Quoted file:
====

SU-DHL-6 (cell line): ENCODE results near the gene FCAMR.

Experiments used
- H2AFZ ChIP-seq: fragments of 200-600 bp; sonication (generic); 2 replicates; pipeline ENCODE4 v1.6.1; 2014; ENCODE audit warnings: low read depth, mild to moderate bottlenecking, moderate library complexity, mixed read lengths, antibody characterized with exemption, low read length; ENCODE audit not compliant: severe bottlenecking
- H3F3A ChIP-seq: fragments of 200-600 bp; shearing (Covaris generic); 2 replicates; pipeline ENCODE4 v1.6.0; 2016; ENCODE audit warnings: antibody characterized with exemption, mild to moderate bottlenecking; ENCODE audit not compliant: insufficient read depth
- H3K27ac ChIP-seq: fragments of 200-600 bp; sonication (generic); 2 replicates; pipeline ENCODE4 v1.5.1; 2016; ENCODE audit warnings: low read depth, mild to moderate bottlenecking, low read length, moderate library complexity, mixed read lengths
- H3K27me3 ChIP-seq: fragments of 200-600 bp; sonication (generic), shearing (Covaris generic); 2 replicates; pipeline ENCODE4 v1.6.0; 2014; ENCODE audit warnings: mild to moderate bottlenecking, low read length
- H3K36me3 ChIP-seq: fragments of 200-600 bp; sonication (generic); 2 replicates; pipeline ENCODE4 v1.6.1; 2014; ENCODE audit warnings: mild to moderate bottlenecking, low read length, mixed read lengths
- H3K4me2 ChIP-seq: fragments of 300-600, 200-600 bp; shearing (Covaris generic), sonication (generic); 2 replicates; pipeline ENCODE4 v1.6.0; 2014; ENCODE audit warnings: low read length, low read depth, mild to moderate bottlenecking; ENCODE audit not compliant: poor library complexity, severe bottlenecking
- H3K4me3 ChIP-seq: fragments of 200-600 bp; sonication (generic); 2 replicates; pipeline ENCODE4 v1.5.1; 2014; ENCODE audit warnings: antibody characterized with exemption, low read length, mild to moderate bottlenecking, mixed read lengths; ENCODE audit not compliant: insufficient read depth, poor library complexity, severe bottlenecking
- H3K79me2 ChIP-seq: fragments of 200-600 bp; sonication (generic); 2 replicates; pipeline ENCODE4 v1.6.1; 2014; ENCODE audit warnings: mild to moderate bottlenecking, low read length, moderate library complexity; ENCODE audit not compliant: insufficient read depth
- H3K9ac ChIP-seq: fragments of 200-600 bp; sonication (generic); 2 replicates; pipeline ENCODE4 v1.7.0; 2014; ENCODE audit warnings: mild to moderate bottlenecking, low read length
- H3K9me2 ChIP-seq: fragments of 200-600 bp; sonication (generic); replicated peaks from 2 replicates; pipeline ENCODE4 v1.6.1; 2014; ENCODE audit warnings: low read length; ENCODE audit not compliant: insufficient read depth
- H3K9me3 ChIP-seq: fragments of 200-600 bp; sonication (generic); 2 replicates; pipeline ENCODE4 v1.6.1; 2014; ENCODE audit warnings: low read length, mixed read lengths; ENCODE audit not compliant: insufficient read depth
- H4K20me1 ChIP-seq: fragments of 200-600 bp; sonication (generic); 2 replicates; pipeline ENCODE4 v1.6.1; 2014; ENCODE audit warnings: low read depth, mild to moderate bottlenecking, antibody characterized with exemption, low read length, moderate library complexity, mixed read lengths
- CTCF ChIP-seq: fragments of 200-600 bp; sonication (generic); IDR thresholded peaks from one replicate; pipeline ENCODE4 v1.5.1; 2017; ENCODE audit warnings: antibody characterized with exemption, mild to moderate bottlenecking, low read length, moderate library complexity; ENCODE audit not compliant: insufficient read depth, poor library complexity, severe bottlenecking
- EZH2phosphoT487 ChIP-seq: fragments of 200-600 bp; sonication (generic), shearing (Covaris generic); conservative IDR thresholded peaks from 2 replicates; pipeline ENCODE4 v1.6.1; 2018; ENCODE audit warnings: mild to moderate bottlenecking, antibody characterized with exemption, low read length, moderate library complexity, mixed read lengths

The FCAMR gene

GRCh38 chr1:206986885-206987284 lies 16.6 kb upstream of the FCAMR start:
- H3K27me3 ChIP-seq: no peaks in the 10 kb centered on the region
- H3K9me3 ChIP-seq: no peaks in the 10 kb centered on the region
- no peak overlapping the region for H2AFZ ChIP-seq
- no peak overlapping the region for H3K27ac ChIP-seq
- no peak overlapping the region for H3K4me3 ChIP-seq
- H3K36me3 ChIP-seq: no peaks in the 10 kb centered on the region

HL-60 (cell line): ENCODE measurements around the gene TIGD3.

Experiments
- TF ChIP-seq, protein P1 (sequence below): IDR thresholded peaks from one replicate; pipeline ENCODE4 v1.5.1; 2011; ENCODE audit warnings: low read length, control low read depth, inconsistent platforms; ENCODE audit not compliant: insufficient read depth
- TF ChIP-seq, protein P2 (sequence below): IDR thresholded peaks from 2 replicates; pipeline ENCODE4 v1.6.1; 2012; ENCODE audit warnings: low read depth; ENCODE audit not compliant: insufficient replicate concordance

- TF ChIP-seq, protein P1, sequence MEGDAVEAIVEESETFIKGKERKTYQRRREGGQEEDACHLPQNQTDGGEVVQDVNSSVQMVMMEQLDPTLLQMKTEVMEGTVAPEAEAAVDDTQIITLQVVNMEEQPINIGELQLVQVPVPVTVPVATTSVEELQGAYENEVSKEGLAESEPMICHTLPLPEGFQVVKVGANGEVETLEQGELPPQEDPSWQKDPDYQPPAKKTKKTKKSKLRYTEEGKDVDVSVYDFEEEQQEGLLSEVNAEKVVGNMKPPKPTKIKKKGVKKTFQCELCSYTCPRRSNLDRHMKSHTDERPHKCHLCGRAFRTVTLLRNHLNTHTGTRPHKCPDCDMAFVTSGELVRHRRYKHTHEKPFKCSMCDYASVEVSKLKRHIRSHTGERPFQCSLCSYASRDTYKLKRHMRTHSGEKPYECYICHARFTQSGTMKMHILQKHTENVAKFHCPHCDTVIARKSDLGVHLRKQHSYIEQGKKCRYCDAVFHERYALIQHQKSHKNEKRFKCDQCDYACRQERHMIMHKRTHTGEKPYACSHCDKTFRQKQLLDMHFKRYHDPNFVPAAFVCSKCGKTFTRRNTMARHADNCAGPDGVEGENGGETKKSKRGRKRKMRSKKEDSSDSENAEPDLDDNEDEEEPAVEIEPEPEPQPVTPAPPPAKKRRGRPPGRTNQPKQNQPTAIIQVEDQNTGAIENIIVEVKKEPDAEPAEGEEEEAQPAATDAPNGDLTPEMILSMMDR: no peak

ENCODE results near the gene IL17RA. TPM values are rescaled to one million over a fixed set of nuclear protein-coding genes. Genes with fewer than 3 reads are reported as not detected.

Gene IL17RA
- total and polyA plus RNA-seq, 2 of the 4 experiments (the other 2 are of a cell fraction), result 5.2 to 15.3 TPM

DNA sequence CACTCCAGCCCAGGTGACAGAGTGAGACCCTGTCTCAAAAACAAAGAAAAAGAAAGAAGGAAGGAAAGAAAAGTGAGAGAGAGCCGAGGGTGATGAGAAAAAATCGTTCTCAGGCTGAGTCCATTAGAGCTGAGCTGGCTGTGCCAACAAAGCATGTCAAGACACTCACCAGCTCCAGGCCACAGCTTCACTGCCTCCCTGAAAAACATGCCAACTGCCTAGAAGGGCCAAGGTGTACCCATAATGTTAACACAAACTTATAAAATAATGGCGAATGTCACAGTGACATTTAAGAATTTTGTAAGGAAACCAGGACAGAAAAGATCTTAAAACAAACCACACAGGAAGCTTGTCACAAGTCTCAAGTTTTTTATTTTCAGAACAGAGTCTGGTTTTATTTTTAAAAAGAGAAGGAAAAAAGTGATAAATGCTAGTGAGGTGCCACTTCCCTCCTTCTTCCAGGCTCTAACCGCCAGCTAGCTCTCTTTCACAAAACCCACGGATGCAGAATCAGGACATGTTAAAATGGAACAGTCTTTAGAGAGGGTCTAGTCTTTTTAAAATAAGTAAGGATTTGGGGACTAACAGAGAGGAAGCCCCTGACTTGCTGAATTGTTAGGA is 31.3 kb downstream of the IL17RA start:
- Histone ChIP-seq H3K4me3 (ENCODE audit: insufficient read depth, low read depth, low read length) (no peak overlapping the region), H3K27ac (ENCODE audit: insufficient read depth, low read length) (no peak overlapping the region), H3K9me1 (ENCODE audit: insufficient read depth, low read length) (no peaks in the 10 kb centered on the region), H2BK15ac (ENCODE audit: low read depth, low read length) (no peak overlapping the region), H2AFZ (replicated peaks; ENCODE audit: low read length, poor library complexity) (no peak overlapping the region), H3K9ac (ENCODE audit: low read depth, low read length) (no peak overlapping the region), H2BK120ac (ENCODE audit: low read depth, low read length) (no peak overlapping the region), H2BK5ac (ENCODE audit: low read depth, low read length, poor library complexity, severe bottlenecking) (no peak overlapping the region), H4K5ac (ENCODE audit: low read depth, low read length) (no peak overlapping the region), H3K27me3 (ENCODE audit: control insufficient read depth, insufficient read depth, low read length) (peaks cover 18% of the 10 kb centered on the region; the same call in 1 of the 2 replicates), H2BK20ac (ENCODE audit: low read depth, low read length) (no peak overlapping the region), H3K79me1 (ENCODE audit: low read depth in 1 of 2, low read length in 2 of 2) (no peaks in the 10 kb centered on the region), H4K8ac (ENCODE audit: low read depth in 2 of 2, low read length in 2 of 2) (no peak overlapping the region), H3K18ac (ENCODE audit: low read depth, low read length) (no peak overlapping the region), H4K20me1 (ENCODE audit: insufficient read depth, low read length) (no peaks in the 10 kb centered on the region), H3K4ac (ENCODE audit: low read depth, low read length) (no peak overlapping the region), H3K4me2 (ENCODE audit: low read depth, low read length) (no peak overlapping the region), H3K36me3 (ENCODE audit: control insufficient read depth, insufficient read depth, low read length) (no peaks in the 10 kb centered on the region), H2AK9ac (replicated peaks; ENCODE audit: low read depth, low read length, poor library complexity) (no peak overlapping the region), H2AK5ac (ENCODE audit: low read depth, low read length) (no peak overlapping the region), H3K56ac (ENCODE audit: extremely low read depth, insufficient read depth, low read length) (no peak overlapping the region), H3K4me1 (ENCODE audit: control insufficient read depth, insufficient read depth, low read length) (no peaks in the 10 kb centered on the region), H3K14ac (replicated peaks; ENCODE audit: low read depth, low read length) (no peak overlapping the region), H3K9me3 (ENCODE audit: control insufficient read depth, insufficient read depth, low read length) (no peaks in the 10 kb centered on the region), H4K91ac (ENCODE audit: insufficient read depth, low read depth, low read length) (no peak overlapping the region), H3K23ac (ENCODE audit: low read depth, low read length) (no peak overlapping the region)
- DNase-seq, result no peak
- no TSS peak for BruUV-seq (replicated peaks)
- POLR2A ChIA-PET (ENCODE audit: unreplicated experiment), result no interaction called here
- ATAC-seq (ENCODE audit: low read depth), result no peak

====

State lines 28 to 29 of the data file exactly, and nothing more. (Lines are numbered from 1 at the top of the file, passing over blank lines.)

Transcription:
- TF ChIP-seq, protein P2 (sequence below): IDR thresholded peaks from 2 replicates; pipeline ENCODE4 v1.6.1; 2012; ENCODE audit warnings: low read depth; ENCODE audit not compliant: insufficient replicate concordance

- TF ChIP-seq, protein P1, sequence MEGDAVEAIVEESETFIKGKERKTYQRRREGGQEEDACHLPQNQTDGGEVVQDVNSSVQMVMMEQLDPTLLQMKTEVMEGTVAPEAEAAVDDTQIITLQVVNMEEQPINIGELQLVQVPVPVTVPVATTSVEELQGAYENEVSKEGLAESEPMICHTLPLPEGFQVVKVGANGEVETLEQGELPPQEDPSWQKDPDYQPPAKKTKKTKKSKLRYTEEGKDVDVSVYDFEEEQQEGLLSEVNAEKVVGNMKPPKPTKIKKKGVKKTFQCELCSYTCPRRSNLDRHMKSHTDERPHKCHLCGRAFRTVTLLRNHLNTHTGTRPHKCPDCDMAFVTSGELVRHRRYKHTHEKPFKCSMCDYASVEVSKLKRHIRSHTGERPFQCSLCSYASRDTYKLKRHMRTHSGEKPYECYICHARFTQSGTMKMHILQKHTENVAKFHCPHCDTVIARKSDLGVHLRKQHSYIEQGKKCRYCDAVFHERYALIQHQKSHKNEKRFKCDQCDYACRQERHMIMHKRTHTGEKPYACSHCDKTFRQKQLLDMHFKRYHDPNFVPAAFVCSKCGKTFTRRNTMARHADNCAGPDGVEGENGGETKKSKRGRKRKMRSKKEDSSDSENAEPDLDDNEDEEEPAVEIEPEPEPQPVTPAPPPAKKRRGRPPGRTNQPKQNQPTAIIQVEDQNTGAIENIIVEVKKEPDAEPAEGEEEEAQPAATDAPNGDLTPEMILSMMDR: no peak